'Intellectual environment is remarkable here'

'Intellectual environment is remarkable here'

Passing By

The commonalities between India and Sri Lanka have helped people understand and appreciate the work of 50-year old contemporary artists Anoli Perera, who is in the City for her solo show titled ‘Memory Keeper’ at Shrine Empire gallery, Lado Sarai.

The artist, through her life-size installations such as a canopied bed and headless mannequins has delved into the subjects of Sri Lankan civil war, mass exodus of the
ethnic-Eurasian Burghers - a local tribe, and other interesting vignettes from
the island’s history.

Sri Lanka and India have a lot in common and the things Anoli relates to here, are spices, their usage, dishes of Kerala, similar cooking styles using coconut and
Hinduism and Buddhism.

“India and Sri Lanka have a connection down the history (sic). There are so many commonalities. One thing is spices. We use the same kind of spices in our cooking, may be in different degrees and combinations. Then we have so many dishes similar to the ones made in Kerala and this is besides using coconuts for cooking,” she shares with Metrolife.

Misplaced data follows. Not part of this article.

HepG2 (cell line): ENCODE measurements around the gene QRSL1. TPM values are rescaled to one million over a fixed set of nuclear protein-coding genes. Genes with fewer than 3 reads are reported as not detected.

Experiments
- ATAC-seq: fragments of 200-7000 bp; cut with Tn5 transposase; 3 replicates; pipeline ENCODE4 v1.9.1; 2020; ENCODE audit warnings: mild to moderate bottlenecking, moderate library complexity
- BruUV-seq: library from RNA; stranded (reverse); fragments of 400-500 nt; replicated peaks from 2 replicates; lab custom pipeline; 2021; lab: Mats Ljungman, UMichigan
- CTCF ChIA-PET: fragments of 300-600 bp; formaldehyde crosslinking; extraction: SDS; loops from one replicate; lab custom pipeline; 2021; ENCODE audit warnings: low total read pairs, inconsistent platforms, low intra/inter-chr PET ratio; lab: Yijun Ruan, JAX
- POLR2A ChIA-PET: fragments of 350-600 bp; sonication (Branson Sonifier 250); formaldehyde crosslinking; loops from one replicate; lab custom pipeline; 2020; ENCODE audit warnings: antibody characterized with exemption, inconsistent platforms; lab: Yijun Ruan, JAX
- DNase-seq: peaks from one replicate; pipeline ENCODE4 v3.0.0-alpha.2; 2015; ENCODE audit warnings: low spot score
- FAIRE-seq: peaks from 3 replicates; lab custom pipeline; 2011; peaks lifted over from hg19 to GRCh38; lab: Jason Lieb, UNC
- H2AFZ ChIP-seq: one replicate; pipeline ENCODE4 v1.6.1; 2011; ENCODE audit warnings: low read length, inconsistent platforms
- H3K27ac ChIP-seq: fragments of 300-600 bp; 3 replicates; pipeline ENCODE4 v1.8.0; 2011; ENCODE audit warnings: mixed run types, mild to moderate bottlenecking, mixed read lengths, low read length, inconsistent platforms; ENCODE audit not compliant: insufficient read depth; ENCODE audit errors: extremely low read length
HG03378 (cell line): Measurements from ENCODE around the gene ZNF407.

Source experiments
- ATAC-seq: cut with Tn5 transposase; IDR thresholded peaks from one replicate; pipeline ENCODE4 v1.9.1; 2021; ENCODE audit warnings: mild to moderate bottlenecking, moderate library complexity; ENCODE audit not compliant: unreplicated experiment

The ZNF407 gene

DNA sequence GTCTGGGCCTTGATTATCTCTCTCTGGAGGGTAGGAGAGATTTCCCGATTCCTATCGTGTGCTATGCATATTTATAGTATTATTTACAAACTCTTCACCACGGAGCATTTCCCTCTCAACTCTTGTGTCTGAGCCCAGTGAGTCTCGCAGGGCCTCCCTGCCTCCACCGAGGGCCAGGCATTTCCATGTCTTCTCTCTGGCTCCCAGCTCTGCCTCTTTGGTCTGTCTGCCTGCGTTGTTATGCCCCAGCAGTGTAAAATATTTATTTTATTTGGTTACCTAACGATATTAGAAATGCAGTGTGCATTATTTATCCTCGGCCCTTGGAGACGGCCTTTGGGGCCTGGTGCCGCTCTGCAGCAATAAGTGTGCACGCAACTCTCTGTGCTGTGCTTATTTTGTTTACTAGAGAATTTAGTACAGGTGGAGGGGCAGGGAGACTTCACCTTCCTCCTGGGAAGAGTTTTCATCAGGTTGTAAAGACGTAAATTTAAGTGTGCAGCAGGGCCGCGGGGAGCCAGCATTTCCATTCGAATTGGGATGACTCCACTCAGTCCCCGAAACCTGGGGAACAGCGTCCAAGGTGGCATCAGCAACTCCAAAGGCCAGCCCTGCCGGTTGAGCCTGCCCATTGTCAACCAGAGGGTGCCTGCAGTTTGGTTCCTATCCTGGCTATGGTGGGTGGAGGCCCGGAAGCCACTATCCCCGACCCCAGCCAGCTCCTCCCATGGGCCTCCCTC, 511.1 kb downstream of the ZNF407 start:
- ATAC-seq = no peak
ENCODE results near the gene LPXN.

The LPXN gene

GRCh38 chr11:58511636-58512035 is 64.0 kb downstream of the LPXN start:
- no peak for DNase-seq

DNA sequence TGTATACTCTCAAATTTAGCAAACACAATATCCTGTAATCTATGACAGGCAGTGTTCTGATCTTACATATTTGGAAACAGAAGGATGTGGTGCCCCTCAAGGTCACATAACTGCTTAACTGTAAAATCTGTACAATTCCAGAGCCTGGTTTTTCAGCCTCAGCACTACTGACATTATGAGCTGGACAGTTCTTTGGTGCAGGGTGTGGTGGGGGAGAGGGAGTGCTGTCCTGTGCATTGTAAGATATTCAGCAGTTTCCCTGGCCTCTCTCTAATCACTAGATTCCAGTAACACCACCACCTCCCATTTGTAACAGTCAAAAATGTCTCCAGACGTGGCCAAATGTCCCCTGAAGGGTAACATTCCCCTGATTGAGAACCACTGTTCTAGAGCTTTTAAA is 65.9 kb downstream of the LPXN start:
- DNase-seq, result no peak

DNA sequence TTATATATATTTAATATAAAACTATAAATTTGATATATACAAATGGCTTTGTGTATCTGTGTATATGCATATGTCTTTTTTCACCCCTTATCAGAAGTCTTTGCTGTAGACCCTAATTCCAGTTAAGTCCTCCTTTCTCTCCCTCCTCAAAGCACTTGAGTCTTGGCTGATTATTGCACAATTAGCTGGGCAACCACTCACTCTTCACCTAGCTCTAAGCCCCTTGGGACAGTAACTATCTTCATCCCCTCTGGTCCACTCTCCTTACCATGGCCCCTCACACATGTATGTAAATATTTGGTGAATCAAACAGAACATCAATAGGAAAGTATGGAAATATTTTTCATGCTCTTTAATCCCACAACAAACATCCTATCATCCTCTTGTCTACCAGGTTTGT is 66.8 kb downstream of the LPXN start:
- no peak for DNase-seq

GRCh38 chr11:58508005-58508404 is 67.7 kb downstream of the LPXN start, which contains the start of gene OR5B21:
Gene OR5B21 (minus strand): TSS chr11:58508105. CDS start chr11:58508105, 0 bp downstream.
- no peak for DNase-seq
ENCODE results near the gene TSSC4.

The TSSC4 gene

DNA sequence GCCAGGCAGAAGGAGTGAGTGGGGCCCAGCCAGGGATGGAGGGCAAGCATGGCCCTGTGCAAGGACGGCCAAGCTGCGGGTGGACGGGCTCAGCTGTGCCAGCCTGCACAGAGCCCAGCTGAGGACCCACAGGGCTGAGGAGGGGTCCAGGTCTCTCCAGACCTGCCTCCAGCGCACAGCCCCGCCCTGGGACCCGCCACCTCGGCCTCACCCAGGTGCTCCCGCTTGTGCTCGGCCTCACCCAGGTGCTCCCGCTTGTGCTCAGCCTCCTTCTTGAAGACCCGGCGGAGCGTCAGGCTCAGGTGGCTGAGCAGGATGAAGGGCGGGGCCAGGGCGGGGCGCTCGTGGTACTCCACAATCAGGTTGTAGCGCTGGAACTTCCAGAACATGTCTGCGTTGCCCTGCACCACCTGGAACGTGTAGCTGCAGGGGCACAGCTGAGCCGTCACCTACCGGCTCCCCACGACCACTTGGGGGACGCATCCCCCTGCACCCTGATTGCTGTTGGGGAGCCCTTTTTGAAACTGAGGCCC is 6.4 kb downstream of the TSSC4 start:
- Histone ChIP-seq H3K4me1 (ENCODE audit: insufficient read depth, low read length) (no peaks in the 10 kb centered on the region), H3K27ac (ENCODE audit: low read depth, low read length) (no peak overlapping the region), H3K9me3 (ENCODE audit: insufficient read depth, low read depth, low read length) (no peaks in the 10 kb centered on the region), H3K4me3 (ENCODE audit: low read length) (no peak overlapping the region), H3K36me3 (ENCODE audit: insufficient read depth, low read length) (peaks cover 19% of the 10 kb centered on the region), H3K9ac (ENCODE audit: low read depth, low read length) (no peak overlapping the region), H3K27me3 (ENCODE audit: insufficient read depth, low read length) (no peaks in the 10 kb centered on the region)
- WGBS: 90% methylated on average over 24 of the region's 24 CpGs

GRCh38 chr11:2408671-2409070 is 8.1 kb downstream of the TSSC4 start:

This is not the first time Anoli is exhibiting in Delhi. She has been coming to the City since the late 1990s to participate in group shows. “Though there are different kinds of people in any given country, I find the intellectual environment in India, particularly Delhi, quite remarkable. A lot of cultural stuff is also happening here,” she says.

Her exhibition has drawn a lot of positive feedback. “Many people commented on the work Left Behinder, the bed installation dealing with Sri Lanka Eurasian community. Some of them wondered what happened to the Eurasian community that used to be in India. Some were interested in the ‘Ghosts of Swarnabhumi’ which talks about the Civil War in Sri Lanka which ended in 2009 after 30 years.”

Having been a frequent visitor for many years now, Anoli has a lot of advice for Delhiites. “Delhi is very green although most trees get camouflaged by dust, unfortunately. The facilities have improved over the years but I do feel it needs a better garbage management system and people need to be made aware of how to help preserve nature and not discard waste on the roads.”

Though she doesn’t follow Indian films regularly, Anoli informs that Bollywood has influenced Sri Lankan cinema and music. “Bollywood films and music are very popular in Sri Lanka. I don’t follow either very closely but I enjoy the roles played by Rani Mukerji and Aamir Khan,” she adds.
                  

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